There have been three randomized controlled studies comparing the therapeutic efficacy of intrapleural fibrinolytics with saline. In the first study Davies and associates17 compared streptokinase with saline in a randomized double blind study. In this study the streptokinase group tended to do better, although the numbers were small and the differences did not reach statistical significance. Bouros and associates compared urokinase with saline in a randomized double blind study of 31 patients and reported that the patients receiving urokinase did significantly better in regards to the need for additional treatment18. Recently, Tuncozgur and associates randomized 49 patients to urokinase or normal saline and reported that the patients who received urokinase had significantly shorter duration of fever, lower percentage of decortication and shorter duration of hospitalization19. At the present time there is an ongoing multi-center study in the United Kingdom comparing streptokinase with saline. Since this study will have 400 patients upon its completion, it will probably be the definitive study on the efficacy of fibrinolytics for the treatment of loculated parapneumonic effusions.

The alternative approach to the patient with loculated pleural effusions is thoracoscopy with the breakdown of adhesions. In recent years there have been several uncontrolled studies purporting to show the utility of this approach20-24. One advantage of this procedure is that the chest tube can be positioned in the most dependent part of the empyema cavity. Before thoracoscopy is performed, a CT scan should be obtained. This examination will provide information about the size and extent of the empyema cavity that will guide the planned procedure. A thickened visceral pleural peel without septations suggests that the empyema may be chronic and probably will not be amenable to thoracoscopic debridement alone25.

When faced with a patient with a loculated parapneumonic effusion, should fibrinolytics be administered intrapleurally or should thoracoscopy be performed? In one study, 20 patients with loculated parapneumonic effusions were randomized to receive chest tubes with streptokinase or thoracoscopy26. The patients in the thoracoscopy group had a significantly higher primary treatment success, and a shorter duration of chest tube drainage and hospitalization. The patients in the fibrinolytic group who failed were subsequently treated successfully with thoracoscopy. Based on this study, it is recommended that patients with loculated parapneumonic effusions and poor prognostic indicators in the pleural fluid be treated initially with thoracoscopy if the expertise for this procedure is available locally. At thoracoscopy the fibrin membranes are broken down and the chest tube is placed optimally. If the lung does not expand, then attempts to perform a decortication via thoracoscopy are indicated. If the lung does not expand during thoracoscopy, then a thoracotomy with decortication is indicated. If the expertise for thoracoscopy is not available locally, then a trial of fibrinolytics is warranted. If there is not substantial improvement with the fibrinolytics within a few days, one should proceed to more invasive procedures.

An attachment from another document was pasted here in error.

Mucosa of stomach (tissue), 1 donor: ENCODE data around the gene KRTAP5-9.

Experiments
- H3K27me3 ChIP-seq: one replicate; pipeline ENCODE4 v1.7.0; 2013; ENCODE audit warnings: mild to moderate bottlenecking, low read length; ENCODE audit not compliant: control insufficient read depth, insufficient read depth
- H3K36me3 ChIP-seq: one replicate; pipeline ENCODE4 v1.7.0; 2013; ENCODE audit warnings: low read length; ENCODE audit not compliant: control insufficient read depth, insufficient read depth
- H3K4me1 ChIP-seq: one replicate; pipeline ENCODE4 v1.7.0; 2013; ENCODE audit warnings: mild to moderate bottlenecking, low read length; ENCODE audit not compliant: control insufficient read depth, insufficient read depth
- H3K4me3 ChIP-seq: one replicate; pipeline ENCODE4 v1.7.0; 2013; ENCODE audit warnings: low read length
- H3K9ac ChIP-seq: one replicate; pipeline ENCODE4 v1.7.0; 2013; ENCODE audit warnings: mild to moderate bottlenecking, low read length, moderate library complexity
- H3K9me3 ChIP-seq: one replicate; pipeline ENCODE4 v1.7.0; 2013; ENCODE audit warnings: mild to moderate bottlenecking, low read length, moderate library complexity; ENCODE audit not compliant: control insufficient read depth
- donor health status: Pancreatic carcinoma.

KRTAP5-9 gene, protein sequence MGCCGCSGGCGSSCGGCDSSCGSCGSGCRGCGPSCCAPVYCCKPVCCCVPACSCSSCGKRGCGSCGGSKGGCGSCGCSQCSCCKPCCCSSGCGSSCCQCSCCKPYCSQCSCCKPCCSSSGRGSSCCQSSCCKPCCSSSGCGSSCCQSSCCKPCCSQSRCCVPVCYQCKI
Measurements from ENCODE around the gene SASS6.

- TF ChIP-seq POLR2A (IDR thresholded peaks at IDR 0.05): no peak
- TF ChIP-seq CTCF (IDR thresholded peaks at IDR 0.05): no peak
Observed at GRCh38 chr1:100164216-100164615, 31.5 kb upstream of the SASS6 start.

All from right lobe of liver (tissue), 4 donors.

Thoracotomy with Decortication: This is the most invasive procedure for the treatment of parapneumonic effusions and empyema. With decortication all the fibrous tissue is removed from the visceral pleura and all pus is evacuated from the pleural space. The primary indication for decortication is a trapped lung; loculations are better treated with thoracoscopy.

In summary, for the treatment of parapneumonic effusions and empyema one uses progressively invasive treatments if the previous treatment is not successful within a matter of days. Initially, a therapeutic thoracentesis is done to provide fluid for analysis and to remove all the fluid. For recurring pleural effusion, repeat therapeutic thoracentesis or tube thoracostomy is indicated if poor prognostic indicators (Table 2) were present at the time of the original thoracentesis. If the fluid cannot be removed due to loculations, one proceeds to intrapleural fibrinolytics or thoracoscopy. If one selects intrapleural fibrinolytics, thoracoscopy should be performed if the fibrinolytics are not successful within a few days. If the lung does not expand at thoracoscopy, one should proceed to decortication. The primary mistake in the management of patients with complicated parapneumonic effusions and empyema is that one progresses from one therapy to another too slowly. A definitive procedure should be done within 10-14 days after the patient is initially seen. A recent article from Canada demonstrates how much delay still occurs in certain regions. In this study of 34 patients from Regina General Hospital in Regina, Saskatchewan, the mean time from admission to thoracic surgery referral was 47 days and the mean number of CT scans was more than 1027.